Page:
29 OPERATED BY Making Sense of Surface Materials Ground surfaces must be inspected and maintained regularly to ensure continued compliance with the ASTM F 1951 standard. § 35.133 Maintenance of accessible features – (a) A public entity shall maintain in operable working condition those features of facilities and equipment that are required to be readily accessible to and usable by persons with disabilities by the Act or this part. 29

30 OPERATED BY Making Sense of Surface Materials Synthesis: Regulation, Research, and Real World – U.S. Access Board – U.S. Departments of Justice and Interior – National Center on Accessibility – Play areas in the real world 30

31 OPERATED BY Stable Surface? Stability - the degree to which a surface resists change from contaminants or applied force, so that when the contaminant or force is removed, the surface returns to its original condition [U.S. Access Board]

32 OPERATED BY Play Surfaces in the Real World Concrete, asphalt, other paved surfaces, compacted gravel, etc. – can probably be accessible (stable, firm, & slip-resistant) but are not possibly safe Loose fill: wood chips, mulch, shredded rubber, pea gravel, sawdust, etc. – can probably be safe (fall-attenuating) but are not possibly accessible 32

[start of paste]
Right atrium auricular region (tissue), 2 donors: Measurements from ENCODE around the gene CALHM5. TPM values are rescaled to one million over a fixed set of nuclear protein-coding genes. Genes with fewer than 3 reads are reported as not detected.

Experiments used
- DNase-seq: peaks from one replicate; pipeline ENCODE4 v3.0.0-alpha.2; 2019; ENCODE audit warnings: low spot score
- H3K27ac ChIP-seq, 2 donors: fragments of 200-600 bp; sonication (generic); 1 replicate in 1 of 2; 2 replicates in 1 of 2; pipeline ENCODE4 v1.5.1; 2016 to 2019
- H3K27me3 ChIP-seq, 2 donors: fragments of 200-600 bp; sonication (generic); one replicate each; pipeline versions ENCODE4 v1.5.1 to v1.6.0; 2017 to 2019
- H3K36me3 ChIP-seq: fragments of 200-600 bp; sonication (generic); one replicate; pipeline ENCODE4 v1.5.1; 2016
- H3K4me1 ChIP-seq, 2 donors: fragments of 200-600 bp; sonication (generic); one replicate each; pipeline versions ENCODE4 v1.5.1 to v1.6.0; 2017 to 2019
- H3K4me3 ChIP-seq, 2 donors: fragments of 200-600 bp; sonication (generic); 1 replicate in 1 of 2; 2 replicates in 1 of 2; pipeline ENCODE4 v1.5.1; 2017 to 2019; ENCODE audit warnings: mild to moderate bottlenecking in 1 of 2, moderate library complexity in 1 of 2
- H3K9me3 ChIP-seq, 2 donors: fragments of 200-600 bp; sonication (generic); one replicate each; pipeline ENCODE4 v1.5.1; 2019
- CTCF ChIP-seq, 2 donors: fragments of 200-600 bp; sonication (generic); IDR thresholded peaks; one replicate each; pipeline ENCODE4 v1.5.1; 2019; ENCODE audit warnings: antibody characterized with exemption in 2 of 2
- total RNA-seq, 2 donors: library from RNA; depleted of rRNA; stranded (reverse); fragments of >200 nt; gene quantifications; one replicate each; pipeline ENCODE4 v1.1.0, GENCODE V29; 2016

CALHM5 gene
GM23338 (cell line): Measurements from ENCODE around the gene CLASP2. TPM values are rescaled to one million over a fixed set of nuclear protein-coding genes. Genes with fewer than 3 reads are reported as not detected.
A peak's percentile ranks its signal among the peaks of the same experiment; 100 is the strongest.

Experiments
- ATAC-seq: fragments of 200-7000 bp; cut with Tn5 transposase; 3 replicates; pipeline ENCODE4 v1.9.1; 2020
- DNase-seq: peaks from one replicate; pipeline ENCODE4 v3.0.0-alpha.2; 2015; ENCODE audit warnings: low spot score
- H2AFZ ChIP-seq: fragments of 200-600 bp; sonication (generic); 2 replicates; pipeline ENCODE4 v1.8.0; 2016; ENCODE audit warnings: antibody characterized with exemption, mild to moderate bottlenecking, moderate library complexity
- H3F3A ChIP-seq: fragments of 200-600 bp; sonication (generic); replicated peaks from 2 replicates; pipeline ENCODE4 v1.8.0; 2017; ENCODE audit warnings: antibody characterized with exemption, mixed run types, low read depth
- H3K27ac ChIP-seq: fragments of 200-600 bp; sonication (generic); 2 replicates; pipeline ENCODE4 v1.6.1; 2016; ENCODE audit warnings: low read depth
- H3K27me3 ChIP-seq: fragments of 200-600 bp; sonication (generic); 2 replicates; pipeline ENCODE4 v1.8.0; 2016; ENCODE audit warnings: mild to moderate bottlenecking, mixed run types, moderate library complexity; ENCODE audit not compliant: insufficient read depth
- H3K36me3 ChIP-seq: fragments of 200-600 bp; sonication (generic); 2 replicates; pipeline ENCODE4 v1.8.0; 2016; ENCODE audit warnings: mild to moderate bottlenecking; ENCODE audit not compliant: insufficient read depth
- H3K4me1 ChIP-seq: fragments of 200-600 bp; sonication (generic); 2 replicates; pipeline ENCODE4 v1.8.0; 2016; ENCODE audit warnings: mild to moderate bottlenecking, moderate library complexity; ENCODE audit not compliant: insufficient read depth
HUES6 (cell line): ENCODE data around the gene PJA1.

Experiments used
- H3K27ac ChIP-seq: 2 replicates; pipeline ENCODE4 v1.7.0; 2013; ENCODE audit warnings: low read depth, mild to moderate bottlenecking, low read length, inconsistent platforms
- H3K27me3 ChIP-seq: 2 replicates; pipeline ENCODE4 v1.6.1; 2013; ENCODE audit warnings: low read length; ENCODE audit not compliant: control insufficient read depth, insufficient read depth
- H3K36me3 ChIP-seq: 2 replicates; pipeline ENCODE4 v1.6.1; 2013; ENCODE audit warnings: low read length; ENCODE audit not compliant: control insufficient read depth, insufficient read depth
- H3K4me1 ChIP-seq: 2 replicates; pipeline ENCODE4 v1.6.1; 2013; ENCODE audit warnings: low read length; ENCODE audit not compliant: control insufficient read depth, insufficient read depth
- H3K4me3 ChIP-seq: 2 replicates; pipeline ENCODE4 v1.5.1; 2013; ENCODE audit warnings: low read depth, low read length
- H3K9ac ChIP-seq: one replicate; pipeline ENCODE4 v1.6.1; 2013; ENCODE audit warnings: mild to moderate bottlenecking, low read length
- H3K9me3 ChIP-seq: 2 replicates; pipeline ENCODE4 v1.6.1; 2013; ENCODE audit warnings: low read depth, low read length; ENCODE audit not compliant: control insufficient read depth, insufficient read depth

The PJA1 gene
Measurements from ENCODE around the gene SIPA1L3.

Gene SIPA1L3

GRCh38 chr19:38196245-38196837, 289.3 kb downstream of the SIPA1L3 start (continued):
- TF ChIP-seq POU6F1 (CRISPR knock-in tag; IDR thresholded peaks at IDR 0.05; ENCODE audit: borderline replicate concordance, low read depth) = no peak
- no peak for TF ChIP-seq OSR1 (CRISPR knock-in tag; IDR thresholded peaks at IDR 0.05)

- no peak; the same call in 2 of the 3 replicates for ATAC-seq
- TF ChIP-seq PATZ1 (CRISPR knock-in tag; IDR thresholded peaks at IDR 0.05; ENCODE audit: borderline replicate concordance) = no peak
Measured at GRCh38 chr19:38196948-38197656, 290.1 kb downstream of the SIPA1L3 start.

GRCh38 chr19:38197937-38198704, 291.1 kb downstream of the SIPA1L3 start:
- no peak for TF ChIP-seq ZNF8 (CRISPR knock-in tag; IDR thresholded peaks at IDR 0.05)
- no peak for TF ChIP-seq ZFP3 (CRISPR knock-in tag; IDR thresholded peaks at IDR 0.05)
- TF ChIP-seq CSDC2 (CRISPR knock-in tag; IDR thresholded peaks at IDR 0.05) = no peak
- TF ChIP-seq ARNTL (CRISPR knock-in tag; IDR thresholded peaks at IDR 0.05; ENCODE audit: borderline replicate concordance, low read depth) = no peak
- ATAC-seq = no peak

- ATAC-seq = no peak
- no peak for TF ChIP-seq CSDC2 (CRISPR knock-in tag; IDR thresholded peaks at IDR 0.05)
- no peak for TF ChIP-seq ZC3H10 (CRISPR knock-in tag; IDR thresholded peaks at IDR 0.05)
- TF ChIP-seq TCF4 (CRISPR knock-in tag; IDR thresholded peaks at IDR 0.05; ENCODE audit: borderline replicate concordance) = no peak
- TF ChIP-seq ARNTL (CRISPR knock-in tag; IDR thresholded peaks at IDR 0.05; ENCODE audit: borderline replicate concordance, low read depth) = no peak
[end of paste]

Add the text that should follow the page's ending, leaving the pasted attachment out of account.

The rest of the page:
33 OPERATED BY Play Surfaces in the Real World Stabilized Engineered Wood Fiber, rubber mats over air pillows, pour-in-place (PIP), geo- fabric hybrids, etc. – can possibly be safe and accessible. No surface material is perfect. All surfaces are not required to be BOTH safe and accessible. Inspect & maintain ground surfaces regularly & frequently to ensure continued accessibility. 33

34 OPERATED BY Play Surfaces in the Real World Meeting the Challenge has inspected over 400 play areas since October 2011 In our observations: – No loose fill surface – even those newly-installed – has met the stability requirement – Loose fill surfaces consistently demonstrate undulation that exceeds maximum slopes – Dish-out under swings, at transfer platforms, & at slide outlets present failure w/o measurement 34

35 OPERATED BY Play Surfaces in the Real World Conclusion: We are not saying that EWF surfaces cannot be made stable – but in our experience they are not made and are not maintained in a stable condition. 35

36 OPERATED BY New Construction and Alterations Program access – Public parks – School playgrounds Readily achievable barrier removal – McDonald’s – HOAs – Other places of public accommodation No Safe Harbor 36